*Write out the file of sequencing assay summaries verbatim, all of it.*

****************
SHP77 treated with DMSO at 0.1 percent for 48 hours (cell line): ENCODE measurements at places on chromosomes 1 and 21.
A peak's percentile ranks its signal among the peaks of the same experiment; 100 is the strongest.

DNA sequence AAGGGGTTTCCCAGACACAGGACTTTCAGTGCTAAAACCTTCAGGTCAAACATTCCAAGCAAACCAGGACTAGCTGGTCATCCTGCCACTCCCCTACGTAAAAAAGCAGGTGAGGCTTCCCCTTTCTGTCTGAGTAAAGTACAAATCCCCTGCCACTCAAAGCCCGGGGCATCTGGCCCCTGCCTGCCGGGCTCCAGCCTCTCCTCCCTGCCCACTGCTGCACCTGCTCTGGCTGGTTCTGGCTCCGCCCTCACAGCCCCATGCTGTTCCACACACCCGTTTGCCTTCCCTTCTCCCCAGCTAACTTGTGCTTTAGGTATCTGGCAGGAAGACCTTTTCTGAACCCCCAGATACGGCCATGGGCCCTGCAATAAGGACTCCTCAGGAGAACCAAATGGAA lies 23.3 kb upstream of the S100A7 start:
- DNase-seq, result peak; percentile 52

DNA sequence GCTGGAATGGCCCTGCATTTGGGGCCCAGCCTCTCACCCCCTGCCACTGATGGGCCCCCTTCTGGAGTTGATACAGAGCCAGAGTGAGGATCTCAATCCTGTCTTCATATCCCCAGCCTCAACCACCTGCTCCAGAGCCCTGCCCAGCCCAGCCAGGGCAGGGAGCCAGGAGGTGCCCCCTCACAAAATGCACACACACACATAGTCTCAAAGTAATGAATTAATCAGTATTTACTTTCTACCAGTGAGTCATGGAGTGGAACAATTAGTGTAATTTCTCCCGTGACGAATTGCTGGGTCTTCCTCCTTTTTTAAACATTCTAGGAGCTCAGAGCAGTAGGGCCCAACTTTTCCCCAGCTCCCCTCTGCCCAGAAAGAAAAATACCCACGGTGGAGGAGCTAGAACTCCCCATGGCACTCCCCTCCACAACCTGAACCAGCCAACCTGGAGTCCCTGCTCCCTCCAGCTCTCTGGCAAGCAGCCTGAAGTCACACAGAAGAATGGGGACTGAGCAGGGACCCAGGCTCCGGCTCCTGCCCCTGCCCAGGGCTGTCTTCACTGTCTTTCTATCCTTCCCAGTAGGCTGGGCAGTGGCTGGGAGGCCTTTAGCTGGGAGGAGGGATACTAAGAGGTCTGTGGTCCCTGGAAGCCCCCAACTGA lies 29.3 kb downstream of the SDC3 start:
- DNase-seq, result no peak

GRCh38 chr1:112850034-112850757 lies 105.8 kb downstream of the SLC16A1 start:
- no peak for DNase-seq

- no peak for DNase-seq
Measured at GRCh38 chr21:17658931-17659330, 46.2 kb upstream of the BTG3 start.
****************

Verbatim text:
SHP77 treated with DMSO at 0.1 percent for 48 hours (cell line): ENCODE measurements at places on chromosomes 1 and 21.
A peak's percentile ranks its signal among the peaks of the same experiment; 100 is the strongest.

DNA sequence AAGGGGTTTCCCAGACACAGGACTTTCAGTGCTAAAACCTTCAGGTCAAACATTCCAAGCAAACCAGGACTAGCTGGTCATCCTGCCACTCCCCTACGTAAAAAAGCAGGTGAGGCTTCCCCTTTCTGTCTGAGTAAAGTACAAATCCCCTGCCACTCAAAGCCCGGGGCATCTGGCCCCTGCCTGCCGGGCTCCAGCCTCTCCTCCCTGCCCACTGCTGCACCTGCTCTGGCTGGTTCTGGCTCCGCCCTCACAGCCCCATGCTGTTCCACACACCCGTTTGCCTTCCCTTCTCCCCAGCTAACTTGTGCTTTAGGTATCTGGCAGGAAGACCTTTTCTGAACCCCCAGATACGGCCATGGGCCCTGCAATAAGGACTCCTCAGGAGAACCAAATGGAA lies 23.3 kb upstream of the S100A7 start:
- DNase-seq, result peak; percentile 52

DNA sequence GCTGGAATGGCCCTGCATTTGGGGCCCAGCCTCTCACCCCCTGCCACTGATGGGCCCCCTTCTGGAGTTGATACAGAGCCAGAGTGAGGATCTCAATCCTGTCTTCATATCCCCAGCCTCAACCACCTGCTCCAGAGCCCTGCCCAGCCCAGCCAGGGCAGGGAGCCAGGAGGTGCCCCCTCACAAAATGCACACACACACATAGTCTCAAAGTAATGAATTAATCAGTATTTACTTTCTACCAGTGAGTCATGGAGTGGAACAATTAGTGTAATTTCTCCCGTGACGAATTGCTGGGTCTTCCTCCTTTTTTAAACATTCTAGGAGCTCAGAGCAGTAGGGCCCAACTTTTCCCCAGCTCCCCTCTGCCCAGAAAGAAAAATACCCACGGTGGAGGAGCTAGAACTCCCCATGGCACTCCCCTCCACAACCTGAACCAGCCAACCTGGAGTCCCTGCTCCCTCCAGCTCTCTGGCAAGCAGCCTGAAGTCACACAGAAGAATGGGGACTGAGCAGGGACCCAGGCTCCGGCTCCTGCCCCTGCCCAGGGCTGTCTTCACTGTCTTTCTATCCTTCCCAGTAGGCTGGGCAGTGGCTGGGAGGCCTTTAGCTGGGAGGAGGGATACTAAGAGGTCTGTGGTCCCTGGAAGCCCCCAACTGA lies 29.3 kb downstream of the SDC3 start:
- DNase-seq, result no peak

GRCh38 chr1:112850034-112850757 lies 105.8 kb downstream of the SLC16A1 start:
- no peak for DNase-seq

- no peak for DNase-seq
Measured at GRCh38 chr21:17658931-17659330, 46.2 kb upstream of the BTG3 start.